There are fears that a boundary will ‘divide son and father, brother and sister' after Israeli troops pull out of the northern half of Ghajar village.
At the end of a long dusty track, through an Israeli army checkpoint, beyond a slalom of massive concrete blocks, on land claimed by three countries, Ahmed Khatib stood on the spot where he fears a new Berlin wall is about to be built.
This is Ghajar, a small village facing a new twist in its complicated geopolitical history. Originally Syrian, it now straddles the U.N.-drawn border between Israel and Lebanon but has been occupied by Israel for most of the past 43 years.
On November 17, the Israeli cabinet approved a plan to withdraw its troops from the northern half of the village, technically in Lebanon, while remaining in the southern half, claimed by Israel since it occupied the Syrian Golan Heights during the 1967 Six Day war.
The decision has left the residents of Ghajar fearful that families will be divided, residents will be separated from their land and that those living in the northern part will no longer be able to access the village school, mosque and cemetery located in the south.
“Civilised Europe destroyed the Berlin wall,” said Ahmed Khatib, the deputy director of the village council. “Now it will be rebuilt in Ghajar.” Other residents echoed this fear, pledging to resist any attempt to construct a physical barrier along the “Blue Line”, drawn by the U.N. 10 years ago to mark the border between Lebanon and Israel. “We will stop it by all means,” said Shahada Khatib, 26, who travels daily from his home in the north of the village to his job in a bakery in the Israeli town of Kiryat Shimona. “We are ready to sacrifice our souls for that.” An Israeli official insisted that their fears were misplaced. “We have no intention whatsoever to build a fence or any other kind of physical obstacle through the village on the Blue Line,” said Ygal Palmor, of the Israeli foreign ministry.
Israel was negotiating with the United Nations Interim Force in Lebanon (Unifil), which polices the Lebanese side of the border, over security arrangements, he said, “but at no point has anyone raised the possibility of a roadblock or checkpoint inside the village.” However, a cabinet statement was ambiguous, saying: “Both the security of Israel's citizens and the normal life of the residents of Ghajar, which remains undivided, will continue to be maintained while the new arrangements are being put in place.” Once Israeli troops have pulled back to the southern side of the Blue Line — a withdrawal expected to take about a month — the U.N. would declare Israel that was in compliance with Security Council resolution 1701, said Palmor. “We will have definitively moved out of the last inch of Lebanese territory.” Israel earlier withdrew from the northern part of the village in 2000, when the border was drawn by the U.N., but reoccupied it during its war with Lebanon in 2006. It said Ghajar had become prey to Hezbollah militants and drug traffickers.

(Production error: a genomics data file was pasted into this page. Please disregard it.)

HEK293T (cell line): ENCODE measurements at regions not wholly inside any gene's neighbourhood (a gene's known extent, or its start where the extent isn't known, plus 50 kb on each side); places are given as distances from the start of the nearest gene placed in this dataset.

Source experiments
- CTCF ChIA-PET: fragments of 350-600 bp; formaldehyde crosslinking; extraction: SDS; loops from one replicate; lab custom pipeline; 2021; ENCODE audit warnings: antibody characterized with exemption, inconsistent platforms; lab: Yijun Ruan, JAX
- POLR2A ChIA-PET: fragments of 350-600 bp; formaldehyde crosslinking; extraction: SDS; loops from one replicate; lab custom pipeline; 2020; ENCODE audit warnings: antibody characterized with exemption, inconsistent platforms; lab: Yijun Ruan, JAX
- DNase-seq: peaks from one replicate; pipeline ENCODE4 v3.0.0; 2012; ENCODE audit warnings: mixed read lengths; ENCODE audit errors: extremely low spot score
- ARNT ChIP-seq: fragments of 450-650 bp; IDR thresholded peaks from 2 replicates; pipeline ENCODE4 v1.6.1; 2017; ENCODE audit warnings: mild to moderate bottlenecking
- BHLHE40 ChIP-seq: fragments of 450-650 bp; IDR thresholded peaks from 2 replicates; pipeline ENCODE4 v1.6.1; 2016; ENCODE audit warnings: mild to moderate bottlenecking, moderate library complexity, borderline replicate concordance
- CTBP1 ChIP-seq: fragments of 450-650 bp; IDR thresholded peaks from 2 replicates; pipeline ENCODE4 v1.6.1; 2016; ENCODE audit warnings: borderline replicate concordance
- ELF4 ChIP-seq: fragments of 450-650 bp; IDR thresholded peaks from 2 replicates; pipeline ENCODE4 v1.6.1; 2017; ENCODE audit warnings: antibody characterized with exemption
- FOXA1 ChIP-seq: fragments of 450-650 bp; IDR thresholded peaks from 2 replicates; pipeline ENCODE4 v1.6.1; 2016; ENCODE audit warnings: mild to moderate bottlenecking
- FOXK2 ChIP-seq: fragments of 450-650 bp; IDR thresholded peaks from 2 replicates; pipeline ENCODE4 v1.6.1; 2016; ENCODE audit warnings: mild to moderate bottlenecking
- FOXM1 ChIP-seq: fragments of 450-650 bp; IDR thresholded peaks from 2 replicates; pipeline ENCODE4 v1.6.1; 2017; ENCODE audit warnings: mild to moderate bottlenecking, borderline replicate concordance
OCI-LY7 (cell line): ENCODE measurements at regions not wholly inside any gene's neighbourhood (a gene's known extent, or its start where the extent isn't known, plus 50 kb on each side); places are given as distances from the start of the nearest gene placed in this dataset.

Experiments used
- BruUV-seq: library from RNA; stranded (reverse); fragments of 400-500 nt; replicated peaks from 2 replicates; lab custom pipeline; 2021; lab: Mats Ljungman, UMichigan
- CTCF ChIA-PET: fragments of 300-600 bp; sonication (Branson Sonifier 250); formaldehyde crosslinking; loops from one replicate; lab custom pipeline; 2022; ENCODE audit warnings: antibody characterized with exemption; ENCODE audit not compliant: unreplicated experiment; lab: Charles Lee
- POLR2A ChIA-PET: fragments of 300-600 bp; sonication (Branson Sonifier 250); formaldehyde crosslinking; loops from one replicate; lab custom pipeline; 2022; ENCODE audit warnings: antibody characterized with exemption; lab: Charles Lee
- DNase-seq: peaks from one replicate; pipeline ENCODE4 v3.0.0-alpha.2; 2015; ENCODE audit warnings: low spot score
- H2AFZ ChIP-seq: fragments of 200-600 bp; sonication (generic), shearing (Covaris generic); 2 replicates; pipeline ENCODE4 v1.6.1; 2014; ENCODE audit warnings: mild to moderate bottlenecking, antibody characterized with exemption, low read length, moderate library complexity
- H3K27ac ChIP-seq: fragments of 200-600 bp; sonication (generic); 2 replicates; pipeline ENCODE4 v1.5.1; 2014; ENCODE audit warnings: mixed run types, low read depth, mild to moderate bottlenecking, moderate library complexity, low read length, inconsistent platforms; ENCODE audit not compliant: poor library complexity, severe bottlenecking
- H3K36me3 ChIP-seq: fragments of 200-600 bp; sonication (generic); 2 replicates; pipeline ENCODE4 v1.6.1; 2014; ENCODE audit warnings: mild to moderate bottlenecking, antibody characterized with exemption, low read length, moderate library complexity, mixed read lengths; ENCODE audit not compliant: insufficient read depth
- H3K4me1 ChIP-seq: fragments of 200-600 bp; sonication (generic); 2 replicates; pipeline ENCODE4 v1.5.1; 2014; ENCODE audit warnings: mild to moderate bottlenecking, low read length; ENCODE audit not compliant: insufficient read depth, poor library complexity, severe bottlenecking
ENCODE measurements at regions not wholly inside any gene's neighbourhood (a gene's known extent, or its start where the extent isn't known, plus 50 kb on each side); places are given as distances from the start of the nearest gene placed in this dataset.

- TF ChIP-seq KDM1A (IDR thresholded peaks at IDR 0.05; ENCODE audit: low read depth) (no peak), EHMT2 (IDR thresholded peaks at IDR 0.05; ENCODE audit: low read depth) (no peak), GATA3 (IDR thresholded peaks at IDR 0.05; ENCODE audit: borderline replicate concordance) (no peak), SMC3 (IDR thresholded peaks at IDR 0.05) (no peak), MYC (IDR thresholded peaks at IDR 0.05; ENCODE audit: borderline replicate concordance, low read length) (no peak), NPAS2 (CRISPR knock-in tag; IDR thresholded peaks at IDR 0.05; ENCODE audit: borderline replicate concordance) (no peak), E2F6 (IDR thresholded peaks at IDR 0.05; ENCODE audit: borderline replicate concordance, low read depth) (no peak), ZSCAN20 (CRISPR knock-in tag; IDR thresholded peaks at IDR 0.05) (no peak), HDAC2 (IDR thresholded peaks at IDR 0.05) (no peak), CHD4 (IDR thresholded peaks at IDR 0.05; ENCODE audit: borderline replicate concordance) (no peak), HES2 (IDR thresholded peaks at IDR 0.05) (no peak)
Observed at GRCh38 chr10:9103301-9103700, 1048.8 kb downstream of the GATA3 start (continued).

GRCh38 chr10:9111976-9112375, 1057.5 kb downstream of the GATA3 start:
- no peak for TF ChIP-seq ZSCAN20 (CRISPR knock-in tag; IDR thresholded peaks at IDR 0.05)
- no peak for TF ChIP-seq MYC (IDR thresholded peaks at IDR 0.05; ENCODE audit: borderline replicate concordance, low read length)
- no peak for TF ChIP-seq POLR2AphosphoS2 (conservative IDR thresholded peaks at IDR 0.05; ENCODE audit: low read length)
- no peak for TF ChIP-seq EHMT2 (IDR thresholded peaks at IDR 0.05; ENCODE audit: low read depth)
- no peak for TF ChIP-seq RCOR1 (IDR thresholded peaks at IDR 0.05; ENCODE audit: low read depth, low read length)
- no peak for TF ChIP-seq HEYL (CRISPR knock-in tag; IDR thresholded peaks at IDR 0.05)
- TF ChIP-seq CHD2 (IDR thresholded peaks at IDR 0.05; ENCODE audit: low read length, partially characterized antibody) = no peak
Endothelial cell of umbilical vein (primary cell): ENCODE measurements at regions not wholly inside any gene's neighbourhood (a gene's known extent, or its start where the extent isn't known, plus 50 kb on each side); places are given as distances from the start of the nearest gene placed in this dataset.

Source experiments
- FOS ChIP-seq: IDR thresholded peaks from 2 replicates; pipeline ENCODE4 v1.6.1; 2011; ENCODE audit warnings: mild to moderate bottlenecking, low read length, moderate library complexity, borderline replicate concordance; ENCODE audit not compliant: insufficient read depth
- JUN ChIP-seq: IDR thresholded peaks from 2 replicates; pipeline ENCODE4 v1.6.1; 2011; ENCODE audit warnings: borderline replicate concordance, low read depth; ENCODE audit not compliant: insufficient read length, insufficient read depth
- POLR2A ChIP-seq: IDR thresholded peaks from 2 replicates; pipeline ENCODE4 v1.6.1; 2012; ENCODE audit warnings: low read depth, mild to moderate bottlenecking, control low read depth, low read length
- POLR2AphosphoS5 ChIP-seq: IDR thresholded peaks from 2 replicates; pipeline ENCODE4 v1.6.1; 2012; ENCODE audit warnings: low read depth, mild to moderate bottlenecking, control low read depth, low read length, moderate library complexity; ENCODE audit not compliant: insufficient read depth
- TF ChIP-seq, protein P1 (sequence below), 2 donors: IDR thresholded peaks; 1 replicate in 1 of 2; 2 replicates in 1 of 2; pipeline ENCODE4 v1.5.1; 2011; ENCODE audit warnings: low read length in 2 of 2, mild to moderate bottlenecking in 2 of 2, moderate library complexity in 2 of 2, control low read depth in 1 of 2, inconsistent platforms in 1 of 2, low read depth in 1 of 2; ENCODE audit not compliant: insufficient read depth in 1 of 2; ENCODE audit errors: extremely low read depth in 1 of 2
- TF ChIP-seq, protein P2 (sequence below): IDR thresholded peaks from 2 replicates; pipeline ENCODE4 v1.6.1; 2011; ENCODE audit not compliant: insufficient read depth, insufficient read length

Identify themselves as Syrian
The villagers, most of whom are Israeli citizens, strongly identify themselves as Syrian. Ahmed Khatib clutched photocopied documents dated 1958 from villagers petitioning the Syrian authorities to allow the expansion of the village into agricultural land to the north, and the written approval complete with a Syrian stamp.
“We don't need the U.N., Israel or Lebanon,” he said. “They do not have the authority to decide the destiny of Ghajar. This is Syrian territory.” The relatively prosperous village is entirely surrounded by a fence, patrolled by Israeli and Unifil troops, with one checkpoint manned by the Israeli troops. According to Ahmed Khatib, food supplies are brought in by private car as deliveries by truck are not permitted. The Israeli military currently patrols throughout the village.
The village land — 11,500 dunams (almost 1,200 hectares) — lies to the south; two-thirds of the 2,210 residents live in the north.
Muheeba Khatib, 40, lives in the north; her daughter Adla, 25, and two grandchildren live in the south. “We will resist any attempt to split the village. Would you accept to be separated from your daughter?” Ahmed Khatib points to the village cafe, right on the Blue Line. You will eat falafel in the south, and hamburgers in the north, he says with bitter laughter.
“This will hurt us economically and socially. They will divide son and father, brother and sister. If the Israelis withdraw [from the northern half of the village], the U.N. will come here and start building a wall. We know that.” — © Guardian Newspapers Limited, 2010